Even if early sales were as bad as some proclaim, that wouldn’t do the Apple Watch in. Apple is clearly in for the long haul, and the product will continue to get better even before the next version is out. WatchOS 2 is currently under development. When it comes out this fall, it will allow apps to run natively and tap important hardware functions, such as the Taptic Engine, Digital Crown, accelerometer, heart rate sensor, speaker and microphone.

    Nothing about the next WatchOS should come as a surprise, since it’s clearly detailed on Apple’s site, and was discussed during the WWDC keynote last month. But you have to wonder why the media is still complaining about the supposed lack of apps — there are 8,500 now according to Apple. One long piece in The New York Times made a deal about the lack of a Face-book and Gmail app, among other things, asserting developers are waiting to see how the Apple Watch will do before committing.

    Maybe they are waiting for WatchOS 2, so they can build native apps with more features. That would seem to make a lot more sense, but the reporters for the alleged newspaper of record don’t seem to grasp that distinction.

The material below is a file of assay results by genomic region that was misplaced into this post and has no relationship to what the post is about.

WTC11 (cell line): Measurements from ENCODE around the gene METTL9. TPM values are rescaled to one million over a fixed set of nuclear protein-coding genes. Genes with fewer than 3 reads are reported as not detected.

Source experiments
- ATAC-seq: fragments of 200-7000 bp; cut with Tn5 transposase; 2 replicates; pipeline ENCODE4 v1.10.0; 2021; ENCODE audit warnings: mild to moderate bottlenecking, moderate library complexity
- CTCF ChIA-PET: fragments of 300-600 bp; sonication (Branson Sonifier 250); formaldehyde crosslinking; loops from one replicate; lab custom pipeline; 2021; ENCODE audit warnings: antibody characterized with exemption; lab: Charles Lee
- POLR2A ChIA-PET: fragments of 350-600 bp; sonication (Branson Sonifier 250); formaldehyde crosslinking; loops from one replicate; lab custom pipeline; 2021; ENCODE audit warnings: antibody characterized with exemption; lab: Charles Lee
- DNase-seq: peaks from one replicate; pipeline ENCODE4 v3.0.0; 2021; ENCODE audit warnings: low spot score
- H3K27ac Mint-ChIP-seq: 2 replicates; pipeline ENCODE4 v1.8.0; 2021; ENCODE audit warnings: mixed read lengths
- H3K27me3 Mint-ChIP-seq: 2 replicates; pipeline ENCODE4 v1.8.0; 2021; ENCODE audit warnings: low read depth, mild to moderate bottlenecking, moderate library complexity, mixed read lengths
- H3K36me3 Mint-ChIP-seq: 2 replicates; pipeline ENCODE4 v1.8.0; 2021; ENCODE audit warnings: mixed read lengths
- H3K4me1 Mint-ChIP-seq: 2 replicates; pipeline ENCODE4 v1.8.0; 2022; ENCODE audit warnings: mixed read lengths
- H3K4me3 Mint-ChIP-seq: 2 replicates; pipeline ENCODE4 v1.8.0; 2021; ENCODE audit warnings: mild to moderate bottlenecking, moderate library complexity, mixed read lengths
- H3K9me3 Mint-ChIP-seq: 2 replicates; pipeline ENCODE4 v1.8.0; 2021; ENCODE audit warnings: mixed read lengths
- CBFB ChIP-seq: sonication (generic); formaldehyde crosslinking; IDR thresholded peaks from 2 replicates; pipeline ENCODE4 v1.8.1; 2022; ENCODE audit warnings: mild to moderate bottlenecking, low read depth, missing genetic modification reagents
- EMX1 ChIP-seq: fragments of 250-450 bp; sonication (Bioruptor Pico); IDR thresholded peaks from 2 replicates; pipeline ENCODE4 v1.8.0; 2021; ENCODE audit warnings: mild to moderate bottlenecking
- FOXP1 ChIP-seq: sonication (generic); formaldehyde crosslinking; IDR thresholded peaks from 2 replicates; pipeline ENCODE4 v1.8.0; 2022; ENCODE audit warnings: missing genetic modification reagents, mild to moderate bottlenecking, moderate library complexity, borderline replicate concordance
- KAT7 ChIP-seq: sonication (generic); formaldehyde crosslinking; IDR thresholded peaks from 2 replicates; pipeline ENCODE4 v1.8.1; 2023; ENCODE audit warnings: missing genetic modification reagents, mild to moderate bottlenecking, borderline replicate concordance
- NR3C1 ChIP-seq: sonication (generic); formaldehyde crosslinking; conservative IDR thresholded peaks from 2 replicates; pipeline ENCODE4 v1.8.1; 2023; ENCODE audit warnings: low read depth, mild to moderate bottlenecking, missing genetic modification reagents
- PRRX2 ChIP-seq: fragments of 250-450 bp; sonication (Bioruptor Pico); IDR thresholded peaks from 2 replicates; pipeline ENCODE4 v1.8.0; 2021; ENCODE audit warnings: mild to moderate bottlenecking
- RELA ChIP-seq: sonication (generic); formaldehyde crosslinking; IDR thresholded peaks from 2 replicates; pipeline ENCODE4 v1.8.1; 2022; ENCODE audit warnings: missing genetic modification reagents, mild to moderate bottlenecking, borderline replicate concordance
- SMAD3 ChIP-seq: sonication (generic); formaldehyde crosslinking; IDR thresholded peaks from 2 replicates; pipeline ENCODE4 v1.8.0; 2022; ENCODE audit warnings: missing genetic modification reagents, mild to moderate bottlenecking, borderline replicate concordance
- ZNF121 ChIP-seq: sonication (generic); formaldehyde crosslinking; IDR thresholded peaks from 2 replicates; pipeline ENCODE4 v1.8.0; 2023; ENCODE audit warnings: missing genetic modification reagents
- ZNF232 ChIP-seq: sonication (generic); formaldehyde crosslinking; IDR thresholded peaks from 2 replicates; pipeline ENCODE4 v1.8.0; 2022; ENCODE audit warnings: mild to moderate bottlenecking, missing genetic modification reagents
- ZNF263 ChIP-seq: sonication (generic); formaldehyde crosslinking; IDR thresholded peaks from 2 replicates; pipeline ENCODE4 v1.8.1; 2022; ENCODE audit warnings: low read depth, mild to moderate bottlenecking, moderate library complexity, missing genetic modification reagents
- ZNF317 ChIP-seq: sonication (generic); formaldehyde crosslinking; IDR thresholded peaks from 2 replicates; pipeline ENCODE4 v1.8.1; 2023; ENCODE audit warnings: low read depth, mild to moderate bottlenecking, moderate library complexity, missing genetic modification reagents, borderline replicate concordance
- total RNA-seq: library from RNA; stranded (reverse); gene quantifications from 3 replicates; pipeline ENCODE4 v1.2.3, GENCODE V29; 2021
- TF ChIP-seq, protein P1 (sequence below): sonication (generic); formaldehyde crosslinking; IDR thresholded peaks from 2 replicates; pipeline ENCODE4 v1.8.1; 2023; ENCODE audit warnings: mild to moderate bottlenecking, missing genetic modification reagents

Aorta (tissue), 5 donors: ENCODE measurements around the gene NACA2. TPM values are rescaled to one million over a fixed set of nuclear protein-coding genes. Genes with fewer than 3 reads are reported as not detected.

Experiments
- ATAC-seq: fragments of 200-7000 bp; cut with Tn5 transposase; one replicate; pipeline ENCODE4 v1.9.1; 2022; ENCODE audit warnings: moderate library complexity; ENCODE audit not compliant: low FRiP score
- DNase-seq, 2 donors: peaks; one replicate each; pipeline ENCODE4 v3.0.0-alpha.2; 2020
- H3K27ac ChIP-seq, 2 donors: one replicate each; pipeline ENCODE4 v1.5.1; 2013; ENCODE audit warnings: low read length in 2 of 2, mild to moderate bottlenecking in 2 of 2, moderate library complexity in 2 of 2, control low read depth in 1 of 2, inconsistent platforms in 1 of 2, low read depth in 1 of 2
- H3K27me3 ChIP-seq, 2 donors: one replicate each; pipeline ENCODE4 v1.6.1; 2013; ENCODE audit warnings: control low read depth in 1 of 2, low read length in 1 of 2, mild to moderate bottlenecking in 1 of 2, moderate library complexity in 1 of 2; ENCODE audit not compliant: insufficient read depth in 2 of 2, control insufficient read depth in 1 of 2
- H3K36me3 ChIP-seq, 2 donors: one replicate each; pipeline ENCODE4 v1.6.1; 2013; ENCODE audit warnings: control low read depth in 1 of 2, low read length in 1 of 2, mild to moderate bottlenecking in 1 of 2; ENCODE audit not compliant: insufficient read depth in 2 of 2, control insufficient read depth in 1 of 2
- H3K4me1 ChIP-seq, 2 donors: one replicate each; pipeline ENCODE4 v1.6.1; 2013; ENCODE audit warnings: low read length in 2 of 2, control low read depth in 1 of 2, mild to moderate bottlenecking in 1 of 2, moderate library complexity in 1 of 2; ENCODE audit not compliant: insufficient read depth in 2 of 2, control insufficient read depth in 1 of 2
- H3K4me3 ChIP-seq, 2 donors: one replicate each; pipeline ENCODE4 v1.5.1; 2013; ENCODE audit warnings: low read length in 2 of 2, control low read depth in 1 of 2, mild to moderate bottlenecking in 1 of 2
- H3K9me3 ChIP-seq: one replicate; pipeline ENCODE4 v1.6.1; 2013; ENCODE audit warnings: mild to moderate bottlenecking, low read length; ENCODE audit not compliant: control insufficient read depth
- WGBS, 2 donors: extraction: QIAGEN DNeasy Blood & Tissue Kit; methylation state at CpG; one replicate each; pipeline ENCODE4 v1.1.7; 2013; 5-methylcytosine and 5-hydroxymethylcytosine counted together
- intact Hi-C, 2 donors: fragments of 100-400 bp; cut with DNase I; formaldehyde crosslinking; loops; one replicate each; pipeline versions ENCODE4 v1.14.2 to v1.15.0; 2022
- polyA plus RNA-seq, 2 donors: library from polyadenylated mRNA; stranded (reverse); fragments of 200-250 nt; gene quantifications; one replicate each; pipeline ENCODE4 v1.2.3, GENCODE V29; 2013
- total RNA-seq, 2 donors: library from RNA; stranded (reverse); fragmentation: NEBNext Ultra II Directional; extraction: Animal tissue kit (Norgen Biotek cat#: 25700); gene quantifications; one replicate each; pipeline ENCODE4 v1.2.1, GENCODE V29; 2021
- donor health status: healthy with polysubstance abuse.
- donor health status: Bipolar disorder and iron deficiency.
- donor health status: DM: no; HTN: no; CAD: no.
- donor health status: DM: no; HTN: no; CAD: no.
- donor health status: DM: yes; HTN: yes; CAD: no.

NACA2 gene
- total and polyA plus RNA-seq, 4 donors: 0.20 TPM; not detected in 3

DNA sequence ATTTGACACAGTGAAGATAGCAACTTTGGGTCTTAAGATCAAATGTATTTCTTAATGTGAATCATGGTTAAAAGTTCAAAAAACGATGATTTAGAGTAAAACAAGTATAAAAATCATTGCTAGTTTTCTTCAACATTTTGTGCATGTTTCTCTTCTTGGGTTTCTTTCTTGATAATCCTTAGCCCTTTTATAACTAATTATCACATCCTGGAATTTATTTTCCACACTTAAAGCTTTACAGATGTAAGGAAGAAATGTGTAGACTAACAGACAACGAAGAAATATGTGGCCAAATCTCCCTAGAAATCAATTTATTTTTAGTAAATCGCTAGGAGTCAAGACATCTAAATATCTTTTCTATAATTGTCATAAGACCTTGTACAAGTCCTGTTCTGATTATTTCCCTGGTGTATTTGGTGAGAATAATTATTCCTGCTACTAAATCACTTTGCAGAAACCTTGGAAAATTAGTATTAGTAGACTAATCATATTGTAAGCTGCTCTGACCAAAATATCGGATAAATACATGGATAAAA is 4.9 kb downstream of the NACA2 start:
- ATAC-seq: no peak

In any case, the key test for the Apple Watch will be the holiday season. With WatchOS 2, more dealers, and perhaps loads of third-party watchbands, the true potential of the product may be demonstrated. But Apple still needs to reveal sales figures without excuses. As you see, not revealing those figures has only fueled unfounded speculation. It certainly didn’t help the stock price.



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    7 Responses to “Fear and Loathing About Apple Watch Sales”

    1. DaveD says:

      Apple stock value continues to follow the time old mantra, “buy on the rumors, sell on the news.” What is wrong with Wall Street when making a sizable profit is not a meaningful value? In addition, holding an Apple stock returns a very good dividends.